Here's the thing about fibromyalgia: though its cause is complex, multifactorial, and not understood in full yet, it's usually set off by a specific trauma either to the body or the mind. Sometimes, it's a car wreck. Sometimes, a PTSD-triggering trauma also causes it.
Sometimes, fibromyalgia is set off by an illness.
In 2009, the beginning of my tenth grade year, there was a swine flu pandemic. I remember people had two different reactions: either it was the end of the world or a ridiculous thing to worry about. I was more on the latter side. Then I woke up, Halloween morning, sick--my hips and head hurt badly, and I was coughing. I decided that a normal teenager would go to their friend's party despite their illness, because normal teenagers aren't responsible. I wanted a moment as a normal teenager--and, like most teenagers doing stupid things, I had no idea what the consequences would be.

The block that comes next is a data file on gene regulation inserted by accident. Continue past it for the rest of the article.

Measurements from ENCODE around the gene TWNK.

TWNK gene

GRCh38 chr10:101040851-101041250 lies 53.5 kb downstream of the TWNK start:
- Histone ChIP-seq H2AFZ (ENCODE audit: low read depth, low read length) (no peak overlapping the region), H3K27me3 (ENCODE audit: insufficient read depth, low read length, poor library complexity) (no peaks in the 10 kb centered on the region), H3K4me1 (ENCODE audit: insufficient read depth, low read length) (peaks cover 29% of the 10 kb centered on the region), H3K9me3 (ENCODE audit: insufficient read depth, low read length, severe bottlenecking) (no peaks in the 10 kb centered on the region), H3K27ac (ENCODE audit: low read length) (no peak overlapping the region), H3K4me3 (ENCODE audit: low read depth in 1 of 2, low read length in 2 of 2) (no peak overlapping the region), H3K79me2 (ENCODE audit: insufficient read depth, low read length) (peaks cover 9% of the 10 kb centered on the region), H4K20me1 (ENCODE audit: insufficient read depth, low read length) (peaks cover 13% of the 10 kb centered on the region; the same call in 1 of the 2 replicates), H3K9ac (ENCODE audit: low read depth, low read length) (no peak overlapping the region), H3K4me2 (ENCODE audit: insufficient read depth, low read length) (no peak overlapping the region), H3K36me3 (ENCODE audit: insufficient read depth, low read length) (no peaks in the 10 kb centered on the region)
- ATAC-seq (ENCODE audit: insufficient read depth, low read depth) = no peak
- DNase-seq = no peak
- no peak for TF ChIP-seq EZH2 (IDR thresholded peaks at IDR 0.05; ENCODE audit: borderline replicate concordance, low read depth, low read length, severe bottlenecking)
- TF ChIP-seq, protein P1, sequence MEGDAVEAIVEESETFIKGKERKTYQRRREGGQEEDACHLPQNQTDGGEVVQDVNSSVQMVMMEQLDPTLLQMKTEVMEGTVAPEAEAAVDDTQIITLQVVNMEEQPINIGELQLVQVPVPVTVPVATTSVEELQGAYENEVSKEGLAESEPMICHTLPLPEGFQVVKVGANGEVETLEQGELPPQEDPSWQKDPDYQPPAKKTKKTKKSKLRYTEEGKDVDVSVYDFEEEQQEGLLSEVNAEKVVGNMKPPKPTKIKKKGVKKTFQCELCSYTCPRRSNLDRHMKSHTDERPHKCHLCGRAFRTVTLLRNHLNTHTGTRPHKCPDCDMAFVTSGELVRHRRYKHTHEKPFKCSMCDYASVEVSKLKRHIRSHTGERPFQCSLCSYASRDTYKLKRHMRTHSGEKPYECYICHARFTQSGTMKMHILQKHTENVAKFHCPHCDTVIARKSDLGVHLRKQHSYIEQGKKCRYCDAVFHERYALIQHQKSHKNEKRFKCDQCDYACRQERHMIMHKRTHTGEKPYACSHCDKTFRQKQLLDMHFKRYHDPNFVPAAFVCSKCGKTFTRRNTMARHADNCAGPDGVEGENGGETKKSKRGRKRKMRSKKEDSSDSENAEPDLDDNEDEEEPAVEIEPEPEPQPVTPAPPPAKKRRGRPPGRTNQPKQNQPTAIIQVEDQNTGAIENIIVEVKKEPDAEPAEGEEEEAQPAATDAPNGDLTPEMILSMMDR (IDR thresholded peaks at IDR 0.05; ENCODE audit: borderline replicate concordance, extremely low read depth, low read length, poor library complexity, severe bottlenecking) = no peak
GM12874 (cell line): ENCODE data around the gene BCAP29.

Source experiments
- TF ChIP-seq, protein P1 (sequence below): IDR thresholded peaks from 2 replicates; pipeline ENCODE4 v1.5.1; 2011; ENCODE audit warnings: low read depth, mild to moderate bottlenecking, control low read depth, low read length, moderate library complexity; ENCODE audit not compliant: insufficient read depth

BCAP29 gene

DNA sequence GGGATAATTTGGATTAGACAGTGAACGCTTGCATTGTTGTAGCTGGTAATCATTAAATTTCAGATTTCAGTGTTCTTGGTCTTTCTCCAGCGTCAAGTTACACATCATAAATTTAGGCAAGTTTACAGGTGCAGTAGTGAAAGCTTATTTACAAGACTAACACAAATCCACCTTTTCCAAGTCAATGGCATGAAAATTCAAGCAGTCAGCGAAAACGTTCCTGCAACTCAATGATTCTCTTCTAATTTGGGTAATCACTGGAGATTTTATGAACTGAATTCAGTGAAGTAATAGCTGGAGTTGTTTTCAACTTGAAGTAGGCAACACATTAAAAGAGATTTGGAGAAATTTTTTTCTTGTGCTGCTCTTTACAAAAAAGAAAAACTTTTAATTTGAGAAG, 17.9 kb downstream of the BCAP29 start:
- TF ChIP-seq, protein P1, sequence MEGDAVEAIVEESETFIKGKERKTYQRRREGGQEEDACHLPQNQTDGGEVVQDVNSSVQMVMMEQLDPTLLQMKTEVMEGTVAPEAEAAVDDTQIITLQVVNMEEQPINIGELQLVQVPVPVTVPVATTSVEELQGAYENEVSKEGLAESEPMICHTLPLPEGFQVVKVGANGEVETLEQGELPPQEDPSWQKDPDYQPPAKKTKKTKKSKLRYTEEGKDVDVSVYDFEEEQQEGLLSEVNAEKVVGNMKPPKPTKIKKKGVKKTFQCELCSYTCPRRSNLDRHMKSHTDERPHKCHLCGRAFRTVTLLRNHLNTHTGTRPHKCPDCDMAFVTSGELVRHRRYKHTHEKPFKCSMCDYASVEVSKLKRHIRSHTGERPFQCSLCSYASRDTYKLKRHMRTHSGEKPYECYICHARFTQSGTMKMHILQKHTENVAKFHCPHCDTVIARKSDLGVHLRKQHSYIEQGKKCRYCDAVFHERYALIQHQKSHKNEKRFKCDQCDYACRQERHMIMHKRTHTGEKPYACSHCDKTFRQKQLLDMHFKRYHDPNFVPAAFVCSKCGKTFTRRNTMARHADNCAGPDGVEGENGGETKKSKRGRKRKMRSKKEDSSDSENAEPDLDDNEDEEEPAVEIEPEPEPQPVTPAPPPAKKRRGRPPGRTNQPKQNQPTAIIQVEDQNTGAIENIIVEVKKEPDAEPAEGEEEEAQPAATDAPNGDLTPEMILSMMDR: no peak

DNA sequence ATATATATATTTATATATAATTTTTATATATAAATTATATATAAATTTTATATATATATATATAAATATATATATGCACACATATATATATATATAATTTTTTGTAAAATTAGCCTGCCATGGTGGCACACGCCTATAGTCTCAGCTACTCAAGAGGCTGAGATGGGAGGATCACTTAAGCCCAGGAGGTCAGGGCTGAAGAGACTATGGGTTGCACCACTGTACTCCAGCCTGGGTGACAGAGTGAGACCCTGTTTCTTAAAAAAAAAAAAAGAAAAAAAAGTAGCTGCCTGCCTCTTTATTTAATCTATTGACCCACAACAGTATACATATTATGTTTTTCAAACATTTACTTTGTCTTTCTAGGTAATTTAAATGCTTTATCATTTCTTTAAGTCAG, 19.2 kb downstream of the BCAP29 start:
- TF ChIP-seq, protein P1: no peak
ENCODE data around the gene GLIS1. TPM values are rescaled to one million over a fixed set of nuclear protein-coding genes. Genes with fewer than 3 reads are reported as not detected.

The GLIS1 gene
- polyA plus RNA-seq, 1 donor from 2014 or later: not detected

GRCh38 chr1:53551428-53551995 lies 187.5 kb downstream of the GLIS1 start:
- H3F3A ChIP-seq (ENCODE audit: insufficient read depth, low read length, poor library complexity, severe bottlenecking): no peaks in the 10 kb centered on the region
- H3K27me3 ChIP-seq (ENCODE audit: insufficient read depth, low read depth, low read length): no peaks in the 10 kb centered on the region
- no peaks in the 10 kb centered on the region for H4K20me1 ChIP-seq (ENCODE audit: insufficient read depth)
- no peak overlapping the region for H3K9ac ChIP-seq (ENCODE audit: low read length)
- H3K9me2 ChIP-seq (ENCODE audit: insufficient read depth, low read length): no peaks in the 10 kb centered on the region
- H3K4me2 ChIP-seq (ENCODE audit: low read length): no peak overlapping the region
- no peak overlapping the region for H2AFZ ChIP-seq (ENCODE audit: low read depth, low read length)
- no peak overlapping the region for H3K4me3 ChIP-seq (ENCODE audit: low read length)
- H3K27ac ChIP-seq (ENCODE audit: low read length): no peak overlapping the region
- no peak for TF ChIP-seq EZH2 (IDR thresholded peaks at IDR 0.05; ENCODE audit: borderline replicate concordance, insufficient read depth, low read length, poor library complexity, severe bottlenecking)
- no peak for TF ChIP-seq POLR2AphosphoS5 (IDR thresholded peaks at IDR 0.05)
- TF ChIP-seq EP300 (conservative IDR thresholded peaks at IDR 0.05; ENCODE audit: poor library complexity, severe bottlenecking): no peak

When my friends and I went outside to check out the decorations down the street, I went into a coughing fit. I almost choked, and my friends had to rush me back inside. I went home with an 101 degree fever. The next morning, Sunday, I stayed home from church, incredibly sore and ill and sleepy. When Mom came back and woke me up, I had a 103 degree fever.
For the next two weeks, I was in and out of school as my fever came and went. After one relapse, I went to Urgent Care, where I was diagnosed with the flu and bronchitis. After another, I went to the Emergency Room, where I was told that my flu had worsened again. A couple days later we went to my regular doctor, and she told me that, in fact, I now had strep throat.